4 Mistakes to Avoid When Making No-Bake Cheesecake

4 Mistakes to Avoid When Making No-Bake Cheesecake

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Meghan Splawn
May 1, 2017
(Image credit: Christine Han)

No-bake cheesecake is one of those crazy-easy desserts with just a handful of ingredients, but as is often true with things that are easy, small mistakes can ruin the cheesecake entirely. Here are three of the most common no-bake cheesecake mistakes and how to avoid them.

1. Baking the crust.

No-bake truly means you do not have to bake the dessert. Trying to bake a crumb crust for a no-bake cheesecake will make for a soggy crust, as no-bake crusts have more fat. Trying to use a baked crust (even one with less butter) means your filling will ooze into the crust and make it soggy.

Try this instead: Most importantly, you should make sure to chill the crumb crust at least 10 minutes before filling it, but even longer is better. If you're quite familiar with crumb crusts you'll notice that no-bake versions have a higher ratio of butter to graham cracker crumbs. This makes for a sturdy crust when refrigerated.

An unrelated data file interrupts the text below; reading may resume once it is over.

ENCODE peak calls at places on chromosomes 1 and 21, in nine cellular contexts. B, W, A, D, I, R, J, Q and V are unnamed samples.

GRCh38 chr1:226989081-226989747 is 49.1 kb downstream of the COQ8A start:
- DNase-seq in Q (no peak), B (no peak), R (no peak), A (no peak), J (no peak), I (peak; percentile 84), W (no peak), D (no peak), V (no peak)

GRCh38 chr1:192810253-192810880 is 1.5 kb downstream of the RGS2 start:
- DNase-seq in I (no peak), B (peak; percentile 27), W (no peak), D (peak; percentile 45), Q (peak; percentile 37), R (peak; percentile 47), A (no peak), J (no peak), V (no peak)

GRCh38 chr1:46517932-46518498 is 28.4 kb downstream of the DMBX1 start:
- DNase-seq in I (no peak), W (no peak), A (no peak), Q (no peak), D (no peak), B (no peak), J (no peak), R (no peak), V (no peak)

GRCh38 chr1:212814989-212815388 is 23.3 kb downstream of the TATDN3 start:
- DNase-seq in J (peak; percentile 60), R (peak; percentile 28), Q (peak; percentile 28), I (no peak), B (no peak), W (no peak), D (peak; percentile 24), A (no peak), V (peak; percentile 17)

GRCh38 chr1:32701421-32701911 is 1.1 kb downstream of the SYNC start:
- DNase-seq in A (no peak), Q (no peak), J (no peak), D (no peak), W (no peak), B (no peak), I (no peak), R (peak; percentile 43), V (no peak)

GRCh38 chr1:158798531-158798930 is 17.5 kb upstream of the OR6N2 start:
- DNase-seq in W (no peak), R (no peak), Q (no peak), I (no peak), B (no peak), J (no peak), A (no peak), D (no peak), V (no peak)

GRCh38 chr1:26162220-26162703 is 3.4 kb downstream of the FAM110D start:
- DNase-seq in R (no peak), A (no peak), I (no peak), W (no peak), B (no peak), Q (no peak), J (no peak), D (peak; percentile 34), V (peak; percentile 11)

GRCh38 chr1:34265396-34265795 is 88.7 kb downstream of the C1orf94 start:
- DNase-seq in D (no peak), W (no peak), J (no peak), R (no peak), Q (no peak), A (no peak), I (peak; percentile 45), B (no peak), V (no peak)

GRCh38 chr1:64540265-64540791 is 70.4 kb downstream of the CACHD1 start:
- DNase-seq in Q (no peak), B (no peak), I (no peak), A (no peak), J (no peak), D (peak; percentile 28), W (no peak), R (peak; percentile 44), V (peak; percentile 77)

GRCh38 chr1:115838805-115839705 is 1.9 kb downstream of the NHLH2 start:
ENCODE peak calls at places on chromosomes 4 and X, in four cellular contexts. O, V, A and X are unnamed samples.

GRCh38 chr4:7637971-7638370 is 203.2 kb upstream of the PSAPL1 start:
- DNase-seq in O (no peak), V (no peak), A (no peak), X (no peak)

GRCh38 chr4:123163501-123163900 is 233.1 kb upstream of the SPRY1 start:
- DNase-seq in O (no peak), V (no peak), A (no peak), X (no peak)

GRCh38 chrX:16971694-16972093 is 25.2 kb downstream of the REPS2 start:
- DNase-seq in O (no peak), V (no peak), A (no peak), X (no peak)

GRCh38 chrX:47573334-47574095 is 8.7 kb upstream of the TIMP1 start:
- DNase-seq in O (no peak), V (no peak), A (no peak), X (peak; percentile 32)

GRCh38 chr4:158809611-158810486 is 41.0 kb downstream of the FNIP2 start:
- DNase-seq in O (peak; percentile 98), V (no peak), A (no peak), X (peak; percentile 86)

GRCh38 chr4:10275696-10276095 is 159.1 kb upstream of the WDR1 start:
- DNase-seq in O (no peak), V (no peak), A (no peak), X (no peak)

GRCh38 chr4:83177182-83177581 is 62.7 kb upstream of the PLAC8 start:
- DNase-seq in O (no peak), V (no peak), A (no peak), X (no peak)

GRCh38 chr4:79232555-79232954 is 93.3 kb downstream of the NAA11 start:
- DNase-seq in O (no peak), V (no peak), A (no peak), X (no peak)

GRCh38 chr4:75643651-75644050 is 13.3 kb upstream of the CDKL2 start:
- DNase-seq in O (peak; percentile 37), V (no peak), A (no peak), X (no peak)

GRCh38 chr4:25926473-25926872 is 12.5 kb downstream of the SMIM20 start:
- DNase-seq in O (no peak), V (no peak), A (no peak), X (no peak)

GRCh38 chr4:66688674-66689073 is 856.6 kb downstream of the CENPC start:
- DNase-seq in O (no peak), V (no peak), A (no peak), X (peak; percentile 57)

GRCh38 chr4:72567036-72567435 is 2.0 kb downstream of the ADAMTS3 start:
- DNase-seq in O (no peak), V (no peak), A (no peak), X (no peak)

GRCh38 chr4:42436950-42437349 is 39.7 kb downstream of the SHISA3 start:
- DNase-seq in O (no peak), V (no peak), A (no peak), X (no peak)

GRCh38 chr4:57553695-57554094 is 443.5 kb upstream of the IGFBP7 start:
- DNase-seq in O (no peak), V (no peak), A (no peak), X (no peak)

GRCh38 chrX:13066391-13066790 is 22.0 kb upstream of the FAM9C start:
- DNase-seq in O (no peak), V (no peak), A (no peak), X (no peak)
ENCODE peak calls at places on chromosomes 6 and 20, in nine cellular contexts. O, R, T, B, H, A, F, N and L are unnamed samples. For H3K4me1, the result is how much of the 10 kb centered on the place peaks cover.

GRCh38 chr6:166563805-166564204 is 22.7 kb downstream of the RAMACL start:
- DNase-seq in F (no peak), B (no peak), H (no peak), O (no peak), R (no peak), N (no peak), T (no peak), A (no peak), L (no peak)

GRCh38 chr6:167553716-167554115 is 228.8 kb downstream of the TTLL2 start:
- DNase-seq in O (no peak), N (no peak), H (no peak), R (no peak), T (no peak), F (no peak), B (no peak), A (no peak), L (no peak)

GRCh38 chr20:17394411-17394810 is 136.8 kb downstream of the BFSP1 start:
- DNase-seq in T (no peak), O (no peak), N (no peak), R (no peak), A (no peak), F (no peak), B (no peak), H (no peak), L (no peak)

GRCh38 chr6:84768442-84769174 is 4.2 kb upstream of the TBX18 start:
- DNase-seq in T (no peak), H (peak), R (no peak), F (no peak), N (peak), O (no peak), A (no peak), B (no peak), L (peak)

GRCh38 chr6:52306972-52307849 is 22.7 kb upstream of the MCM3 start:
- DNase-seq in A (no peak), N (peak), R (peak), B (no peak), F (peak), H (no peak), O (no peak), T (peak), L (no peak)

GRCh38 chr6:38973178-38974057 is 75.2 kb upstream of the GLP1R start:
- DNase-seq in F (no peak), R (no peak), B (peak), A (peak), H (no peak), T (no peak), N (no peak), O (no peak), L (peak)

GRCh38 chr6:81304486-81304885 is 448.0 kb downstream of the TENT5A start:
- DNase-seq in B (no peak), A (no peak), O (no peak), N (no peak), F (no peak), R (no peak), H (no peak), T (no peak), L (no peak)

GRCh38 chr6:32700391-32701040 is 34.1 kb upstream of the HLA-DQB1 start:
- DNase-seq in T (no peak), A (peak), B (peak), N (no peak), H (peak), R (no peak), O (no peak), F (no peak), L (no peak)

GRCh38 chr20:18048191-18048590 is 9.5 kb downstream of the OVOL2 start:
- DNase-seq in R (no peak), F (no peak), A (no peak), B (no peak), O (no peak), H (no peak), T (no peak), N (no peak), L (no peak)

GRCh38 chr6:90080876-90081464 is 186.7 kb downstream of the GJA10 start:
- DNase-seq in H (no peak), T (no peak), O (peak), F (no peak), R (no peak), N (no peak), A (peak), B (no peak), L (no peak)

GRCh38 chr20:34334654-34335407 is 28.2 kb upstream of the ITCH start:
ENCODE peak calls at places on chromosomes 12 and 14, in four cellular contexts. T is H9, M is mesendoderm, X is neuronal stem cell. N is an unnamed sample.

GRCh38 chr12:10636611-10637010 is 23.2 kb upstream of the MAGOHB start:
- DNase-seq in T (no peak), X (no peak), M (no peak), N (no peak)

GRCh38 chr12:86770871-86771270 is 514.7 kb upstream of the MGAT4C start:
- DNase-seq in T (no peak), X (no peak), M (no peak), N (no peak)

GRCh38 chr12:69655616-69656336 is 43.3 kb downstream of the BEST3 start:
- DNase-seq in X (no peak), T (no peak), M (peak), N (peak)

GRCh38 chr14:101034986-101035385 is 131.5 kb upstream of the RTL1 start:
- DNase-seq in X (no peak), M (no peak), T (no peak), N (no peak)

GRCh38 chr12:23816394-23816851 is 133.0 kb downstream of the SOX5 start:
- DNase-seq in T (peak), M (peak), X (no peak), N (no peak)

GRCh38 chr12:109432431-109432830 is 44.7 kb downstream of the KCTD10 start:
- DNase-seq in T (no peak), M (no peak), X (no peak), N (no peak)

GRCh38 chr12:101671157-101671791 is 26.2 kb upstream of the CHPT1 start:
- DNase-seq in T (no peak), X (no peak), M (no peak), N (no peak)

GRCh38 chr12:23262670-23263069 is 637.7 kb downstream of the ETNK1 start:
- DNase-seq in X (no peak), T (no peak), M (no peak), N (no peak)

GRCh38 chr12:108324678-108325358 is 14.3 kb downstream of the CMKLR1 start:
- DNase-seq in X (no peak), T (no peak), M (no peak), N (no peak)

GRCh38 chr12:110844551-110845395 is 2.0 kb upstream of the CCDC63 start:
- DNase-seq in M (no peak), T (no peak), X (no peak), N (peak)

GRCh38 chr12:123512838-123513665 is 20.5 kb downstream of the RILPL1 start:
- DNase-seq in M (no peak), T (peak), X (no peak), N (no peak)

(Image credit: Christine Han)

2. Mixing the filling for longer than the recipe says.

I once tried mixing my filling in the food processor after chilling the crust — because, hey, I had it out to make the crust anyway, so I thought it would make mixing even easier. To my regret, I found a super-soft cheesecake waiting the next day as a result.

Try this: Make sure you use room-temperature cream cheese (more on that below) and use a hand mixer or mix by hand to avoid breaking the emulsion created by the cream cheese.

3. Using cold cream cheese.

Your cream cheese needs to be room temperature before mixing. Trying to whip cold cream cheese into the filling will result in little lumps.

Try this: Pull the cream cheese out of the fridge at least an hour before mixing. Unwrap the cream cheese and cut it into cubes if you're in a hurry to get the cake in the fridge.

(Image credit: Christine Han)

4. Rushing the chill.

The filling needs proper chilling, a minimum of four hours but preferably overnight, to set into sliceable sections. Freezing the cheesecake results in a too-hard-to-enjoy crust and filling.

Try this: The cheesecake should be shiny and firm to the touch when set. You can move the cheesecake to the fridge for 30 minutes before slicing, but freezing any longer will make for a frozen cheesecake without the same delightfully creamy texture as the just-refrigerated version.

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